Out-of-scope Uses Include:
Usage in biomedical domains, political and legal domains, or finance domains
Usage for evaluating or scoring individuals, such as for employment, education, or credit
Applying the model for critical automatic decisions, generating factual content, creating reliable summaries, or generating predictions that must be correct
Intentionally using the model for harm, violating human rights, or other kinds of malicious activities, is a misuse of this model. This includes:
Disinformation and influence operations
Disparagement and defamation
Harassment and abuse
Unconsented impersonation and imitation
Generating content without attribution to the model, as specified in the RAIL License, Use Restrictions
Community advocates, including human and civil rights groups
Users of derivatives created by Direct Users, such as those using software with an intended use
People and groups referred to by the LLM
People and groups exposed to outputs of, or decisions based on, the LLM
People and groups whose original work is included in the LLM
This section identifies foreseeable harms and misunderstandings.
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Overrepresent some viewpoints and underrepresent others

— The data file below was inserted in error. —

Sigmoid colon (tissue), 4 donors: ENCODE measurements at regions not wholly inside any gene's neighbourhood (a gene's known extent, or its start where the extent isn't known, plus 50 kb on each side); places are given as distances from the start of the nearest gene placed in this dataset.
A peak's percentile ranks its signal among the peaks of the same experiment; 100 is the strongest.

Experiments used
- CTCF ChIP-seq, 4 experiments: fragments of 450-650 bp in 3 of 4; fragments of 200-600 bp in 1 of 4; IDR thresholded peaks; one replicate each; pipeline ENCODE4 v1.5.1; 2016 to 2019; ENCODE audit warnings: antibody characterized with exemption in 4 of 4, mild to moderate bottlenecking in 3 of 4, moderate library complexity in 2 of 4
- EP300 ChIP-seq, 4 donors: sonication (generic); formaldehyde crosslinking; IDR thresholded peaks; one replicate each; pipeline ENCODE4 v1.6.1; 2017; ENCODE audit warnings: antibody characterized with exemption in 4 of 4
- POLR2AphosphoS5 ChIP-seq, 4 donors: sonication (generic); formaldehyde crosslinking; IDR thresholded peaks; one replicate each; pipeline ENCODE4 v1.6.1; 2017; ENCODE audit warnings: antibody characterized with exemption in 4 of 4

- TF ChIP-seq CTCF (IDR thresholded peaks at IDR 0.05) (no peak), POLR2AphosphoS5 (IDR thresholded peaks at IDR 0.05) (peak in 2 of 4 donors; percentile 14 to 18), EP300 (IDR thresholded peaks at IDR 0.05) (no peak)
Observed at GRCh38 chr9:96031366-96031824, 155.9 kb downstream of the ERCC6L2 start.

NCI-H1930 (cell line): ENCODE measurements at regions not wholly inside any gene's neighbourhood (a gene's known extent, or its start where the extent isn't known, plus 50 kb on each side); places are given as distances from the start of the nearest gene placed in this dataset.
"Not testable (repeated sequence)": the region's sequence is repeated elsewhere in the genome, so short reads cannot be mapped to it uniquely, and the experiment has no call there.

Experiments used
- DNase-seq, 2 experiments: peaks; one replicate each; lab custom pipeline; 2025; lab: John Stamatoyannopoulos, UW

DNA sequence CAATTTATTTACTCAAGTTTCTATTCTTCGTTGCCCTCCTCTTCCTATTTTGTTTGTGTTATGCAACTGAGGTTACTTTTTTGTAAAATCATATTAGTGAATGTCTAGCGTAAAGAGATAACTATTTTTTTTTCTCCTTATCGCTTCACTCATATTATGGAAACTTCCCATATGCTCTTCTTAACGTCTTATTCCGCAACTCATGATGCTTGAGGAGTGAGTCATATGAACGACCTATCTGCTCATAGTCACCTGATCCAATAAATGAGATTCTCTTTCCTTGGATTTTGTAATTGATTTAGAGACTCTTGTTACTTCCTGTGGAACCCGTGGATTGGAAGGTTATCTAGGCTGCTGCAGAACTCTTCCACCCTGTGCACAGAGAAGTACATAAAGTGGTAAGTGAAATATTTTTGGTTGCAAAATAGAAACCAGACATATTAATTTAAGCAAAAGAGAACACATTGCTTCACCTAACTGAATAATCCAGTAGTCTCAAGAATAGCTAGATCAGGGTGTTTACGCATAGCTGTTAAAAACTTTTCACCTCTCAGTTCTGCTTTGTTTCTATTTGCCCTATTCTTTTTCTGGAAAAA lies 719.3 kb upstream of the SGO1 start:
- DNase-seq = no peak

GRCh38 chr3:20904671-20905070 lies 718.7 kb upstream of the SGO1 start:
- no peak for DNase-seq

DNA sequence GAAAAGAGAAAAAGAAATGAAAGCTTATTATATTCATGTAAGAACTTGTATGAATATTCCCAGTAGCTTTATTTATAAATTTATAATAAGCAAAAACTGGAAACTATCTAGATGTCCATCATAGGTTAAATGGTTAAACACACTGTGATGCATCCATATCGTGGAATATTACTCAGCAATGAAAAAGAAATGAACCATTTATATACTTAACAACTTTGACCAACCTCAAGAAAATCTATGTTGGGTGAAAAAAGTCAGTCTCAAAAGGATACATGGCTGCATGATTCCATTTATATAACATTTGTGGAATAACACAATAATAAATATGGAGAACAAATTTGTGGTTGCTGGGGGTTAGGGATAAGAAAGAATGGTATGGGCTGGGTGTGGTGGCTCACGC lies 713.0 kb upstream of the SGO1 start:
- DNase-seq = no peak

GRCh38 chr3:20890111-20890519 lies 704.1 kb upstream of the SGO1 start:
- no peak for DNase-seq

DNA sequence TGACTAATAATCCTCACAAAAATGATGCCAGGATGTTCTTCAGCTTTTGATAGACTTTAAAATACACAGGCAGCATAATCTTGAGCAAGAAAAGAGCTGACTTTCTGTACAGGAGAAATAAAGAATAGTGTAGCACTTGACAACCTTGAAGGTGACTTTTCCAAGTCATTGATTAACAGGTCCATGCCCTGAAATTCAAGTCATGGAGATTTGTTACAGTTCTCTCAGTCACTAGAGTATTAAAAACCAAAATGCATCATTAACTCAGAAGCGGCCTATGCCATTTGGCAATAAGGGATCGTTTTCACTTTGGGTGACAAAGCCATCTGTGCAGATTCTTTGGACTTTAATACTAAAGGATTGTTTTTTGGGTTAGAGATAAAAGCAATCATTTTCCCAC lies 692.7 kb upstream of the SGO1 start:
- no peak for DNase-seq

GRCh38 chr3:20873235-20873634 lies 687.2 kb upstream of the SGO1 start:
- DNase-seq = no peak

Contain personal information
Hateful, abusive, or violent language
Discriminatory or prejudicial language
Content that may not be appropriate for all settings, including sexual content
Make errors, including producing incorrect information as if it were factual
Generate irrelevant or repetitive outputs
This section describes the evaluation protocols and provides the results.
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This section describes the different ways performance is calculated and why.
|Perplexity||Standard metric for quantifying model improvements during training|
|Cross Entropy Loss||Standard objective for language models.|
And multiple different metrics for specific tasks. (More evaluation metrics forthcoming upon completion of evaluation protocol.)
This section lists some different aspects of what BLOOM models. Its focus is on those aspects that are likely to give rise to high variance in model behavior.
Language, such as English or Yoruba
Domain, such as newswire or stories
Demographic characteristics, such as gender or nationality
As of 25.May.2022, 15:00 PST:
Training Loss: 2.0
Validation Loss: 2.2
(More evaluation scores forthcoming.)
This section provides information on warnings and potential mitigations.
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Indirect users should be made aware when the content they're working with is created by the LLM.
Users should be aware of Risks and Limitations, and include an appropriate age disclaimer or blocking interface as necessary.
Models trained or finetuned downstream of BLOOM LM should include an updated Model Card.
Users of the model should provide mechanisms for those affected to provide feedback, such as an email address for comments.
This section defines common terms and how metrics are calculated.
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Loss: A calculation of the difference between what the model has learned and what the data shows ("groundtruth"). The lower the loss, the better. The training process aims to minimize the loss.